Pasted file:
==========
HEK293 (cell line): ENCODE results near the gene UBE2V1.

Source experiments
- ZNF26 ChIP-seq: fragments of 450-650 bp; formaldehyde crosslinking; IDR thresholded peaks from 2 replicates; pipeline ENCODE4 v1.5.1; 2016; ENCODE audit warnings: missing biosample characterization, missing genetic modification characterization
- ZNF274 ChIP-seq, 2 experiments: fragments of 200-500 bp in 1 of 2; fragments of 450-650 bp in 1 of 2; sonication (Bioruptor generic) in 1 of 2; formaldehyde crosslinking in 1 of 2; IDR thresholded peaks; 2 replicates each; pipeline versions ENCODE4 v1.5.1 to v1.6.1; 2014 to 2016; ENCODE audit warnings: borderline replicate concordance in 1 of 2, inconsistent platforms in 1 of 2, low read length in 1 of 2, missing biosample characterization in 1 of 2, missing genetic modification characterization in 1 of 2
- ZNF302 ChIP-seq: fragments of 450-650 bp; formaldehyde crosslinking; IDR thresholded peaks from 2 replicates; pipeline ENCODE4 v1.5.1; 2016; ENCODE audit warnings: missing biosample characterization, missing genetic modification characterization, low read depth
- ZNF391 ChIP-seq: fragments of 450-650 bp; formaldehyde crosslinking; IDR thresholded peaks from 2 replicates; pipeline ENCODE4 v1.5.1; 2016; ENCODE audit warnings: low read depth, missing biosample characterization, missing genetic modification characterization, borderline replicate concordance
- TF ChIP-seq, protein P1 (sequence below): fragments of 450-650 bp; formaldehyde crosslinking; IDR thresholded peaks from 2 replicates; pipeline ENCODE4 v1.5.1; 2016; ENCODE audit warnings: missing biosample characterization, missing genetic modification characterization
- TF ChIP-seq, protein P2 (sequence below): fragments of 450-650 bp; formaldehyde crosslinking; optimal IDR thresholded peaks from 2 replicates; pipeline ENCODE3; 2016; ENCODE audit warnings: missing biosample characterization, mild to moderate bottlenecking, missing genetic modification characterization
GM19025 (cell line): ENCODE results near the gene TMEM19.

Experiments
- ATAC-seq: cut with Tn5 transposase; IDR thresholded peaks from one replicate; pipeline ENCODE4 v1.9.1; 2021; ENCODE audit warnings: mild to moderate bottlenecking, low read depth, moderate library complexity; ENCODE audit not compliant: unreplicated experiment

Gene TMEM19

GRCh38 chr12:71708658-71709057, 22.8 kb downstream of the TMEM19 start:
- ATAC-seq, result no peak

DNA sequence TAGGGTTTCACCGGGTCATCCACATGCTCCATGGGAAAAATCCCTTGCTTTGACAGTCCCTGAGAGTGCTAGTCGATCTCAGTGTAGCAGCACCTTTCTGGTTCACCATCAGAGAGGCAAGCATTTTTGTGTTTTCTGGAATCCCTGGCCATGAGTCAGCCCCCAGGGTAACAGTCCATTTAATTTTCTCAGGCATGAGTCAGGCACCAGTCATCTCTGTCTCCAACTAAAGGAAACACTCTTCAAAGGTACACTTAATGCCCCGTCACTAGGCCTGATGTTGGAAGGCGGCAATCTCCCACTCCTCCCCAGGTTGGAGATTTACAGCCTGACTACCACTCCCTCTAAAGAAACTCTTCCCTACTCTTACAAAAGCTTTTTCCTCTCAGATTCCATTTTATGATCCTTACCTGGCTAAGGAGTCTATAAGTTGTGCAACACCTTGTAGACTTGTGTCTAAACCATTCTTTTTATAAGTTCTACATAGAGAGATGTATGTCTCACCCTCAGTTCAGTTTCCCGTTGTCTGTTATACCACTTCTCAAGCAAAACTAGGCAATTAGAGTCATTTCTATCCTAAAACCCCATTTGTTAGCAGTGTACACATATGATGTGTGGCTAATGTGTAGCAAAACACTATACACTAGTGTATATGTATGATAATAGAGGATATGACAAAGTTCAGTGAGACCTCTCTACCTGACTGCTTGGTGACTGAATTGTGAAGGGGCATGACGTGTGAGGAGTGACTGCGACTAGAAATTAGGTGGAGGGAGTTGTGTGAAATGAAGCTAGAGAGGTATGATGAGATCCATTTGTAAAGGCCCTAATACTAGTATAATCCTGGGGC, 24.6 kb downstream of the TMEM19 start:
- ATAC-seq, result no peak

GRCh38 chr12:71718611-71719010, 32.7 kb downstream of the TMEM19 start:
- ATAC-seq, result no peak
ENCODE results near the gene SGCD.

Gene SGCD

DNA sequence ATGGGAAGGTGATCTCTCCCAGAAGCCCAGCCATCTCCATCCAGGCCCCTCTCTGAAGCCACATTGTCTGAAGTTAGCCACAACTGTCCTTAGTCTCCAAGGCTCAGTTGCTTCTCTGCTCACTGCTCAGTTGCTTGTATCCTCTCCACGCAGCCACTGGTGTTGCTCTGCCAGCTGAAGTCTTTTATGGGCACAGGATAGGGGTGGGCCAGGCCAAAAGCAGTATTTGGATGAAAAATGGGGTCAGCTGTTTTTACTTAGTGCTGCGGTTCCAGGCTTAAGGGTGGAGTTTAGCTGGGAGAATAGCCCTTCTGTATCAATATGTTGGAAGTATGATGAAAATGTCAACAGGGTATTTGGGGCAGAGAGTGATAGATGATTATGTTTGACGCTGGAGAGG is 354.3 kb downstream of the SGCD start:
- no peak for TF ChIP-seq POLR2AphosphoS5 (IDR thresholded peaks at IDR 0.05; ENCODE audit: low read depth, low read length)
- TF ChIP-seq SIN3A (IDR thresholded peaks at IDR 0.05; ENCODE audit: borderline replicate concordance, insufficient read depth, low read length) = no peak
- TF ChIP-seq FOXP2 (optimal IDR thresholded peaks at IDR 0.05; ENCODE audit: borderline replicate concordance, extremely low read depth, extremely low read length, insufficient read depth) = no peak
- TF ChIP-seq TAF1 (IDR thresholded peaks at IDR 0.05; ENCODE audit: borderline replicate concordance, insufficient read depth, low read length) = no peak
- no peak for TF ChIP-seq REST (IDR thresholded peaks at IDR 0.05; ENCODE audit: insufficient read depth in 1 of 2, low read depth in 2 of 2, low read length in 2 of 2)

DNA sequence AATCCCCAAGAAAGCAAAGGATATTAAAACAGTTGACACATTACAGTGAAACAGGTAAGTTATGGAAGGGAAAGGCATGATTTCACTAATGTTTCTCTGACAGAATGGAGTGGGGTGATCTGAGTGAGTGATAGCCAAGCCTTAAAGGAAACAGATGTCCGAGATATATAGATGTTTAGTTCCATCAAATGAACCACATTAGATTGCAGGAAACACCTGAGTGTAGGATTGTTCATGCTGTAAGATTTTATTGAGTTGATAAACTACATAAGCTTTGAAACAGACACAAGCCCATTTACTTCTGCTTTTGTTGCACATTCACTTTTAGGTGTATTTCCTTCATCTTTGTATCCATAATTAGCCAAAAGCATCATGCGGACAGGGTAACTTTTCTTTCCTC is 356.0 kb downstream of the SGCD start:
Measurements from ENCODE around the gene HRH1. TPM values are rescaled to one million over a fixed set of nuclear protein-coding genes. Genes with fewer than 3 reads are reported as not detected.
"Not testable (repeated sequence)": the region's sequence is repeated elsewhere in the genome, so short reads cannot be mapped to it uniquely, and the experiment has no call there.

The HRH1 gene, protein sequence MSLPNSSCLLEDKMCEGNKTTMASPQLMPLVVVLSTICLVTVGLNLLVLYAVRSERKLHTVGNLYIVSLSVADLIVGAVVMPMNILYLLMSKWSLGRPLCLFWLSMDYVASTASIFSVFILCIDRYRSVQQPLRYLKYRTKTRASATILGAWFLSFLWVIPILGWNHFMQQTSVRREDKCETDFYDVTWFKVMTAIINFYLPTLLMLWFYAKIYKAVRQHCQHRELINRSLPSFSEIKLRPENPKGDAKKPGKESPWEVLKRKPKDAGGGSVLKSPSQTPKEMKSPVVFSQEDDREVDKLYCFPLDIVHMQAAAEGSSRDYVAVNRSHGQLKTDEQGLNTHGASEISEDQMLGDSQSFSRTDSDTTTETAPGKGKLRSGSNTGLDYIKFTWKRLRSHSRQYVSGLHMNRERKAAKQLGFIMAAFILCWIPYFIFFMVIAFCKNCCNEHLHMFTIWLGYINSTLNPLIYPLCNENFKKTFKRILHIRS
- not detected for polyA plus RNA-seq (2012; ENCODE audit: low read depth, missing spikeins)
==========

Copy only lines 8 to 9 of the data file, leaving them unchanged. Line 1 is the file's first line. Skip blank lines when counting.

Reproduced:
- TF ChIP-seq, protein P2 (sequence below): fragments of 450-650 bp; formaldehyde crosslinking; optimal IDR thresholded peaks from 2 replicates; pipeline ENCODE3; 2016; ENCODE audit warnings: missing biosample characterization, mild to moderate bottlenecking, missing genetic modification characterization
GM19025 (cell line): ENCODE results near the gene TMEM19.